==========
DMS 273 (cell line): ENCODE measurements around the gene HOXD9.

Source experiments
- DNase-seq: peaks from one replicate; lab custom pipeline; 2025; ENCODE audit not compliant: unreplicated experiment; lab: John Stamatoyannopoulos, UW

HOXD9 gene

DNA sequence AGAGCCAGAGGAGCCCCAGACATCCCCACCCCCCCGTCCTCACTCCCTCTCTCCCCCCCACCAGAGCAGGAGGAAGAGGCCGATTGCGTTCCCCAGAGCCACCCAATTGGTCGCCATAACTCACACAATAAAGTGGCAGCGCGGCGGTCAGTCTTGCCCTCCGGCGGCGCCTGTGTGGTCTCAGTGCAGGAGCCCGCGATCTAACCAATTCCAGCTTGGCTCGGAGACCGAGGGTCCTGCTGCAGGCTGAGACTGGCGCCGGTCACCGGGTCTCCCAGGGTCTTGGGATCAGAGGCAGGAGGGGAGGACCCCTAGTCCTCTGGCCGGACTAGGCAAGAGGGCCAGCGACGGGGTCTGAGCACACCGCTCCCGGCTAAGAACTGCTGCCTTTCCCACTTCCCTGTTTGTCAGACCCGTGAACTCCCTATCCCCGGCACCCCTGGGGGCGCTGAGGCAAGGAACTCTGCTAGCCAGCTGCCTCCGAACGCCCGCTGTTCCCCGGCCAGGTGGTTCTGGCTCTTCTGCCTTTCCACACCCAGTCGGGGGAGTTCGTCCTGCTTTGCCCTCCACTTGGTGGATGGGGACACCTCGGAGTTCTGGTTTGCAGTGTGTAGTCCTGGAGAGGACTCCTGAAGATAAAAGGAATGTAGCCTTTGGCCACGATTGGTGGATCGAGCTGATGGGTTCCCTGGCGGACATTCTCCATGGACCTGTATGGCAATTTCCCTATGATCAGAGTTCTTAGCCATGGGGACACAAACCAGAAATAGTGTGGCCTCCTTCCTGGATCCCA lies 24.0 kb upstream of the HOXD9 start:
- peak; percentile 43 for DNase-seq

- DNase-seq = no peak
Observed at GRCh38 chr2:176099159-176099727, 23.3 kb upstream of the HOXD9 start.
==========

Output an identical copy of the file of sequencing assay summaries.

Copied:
DMS 273 (cell line): ENCODE measurements around the gene HOXD9.

Source experiments
- DNase-seq: peaks from one replicate; lab custom pipeline; 2025; ENCODE audit not compliant: unreplicated experiment; lab: John Stamatoyannopoulos, UW

HOXD9 gene

DNA sequence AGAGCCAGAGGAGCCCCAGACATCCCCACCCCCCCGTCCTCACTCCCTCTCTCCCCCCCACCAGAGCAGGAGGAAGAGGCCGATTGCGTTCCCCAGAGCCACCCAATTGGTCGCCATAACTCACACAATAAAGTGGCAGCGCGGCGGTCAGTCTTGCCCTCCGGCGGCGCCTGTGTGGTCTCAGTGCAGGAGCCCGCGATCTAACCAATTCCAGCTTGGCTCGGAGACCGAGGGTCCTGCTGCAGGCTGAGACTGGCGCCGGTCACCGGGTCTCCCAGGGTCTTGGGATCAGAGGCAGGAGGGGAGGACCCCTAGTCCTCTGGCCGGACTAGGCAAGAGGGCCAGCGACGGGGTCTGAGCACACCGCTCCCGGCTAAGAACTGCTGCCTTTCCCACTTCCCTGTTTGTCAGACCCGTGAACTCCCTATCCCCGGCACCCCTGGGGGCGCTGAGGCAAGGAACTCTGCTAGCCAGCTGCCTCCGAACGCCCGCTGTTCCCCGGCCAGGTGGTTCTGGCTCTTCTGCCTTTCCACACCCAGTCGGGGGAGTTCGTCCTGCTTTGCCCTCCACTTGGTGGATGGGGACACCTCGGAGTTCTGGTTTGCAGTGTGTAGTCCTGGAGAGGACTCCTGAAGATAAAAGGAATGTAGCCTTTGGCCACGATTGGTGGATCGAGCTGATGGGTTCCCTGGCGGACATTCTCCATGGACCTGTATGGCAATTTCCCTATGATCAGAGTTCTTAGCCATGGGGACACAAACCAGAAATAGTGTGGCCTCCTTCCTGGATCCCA lies 24.0 kb upstream of the HOXD9 start:
- peak; percentile 43 for DNase-seq

- DNase-seq = no peak
Observed at GRCh38 chr2:176099159-176099727, 23.3 kb upstream of the HOXD9 start.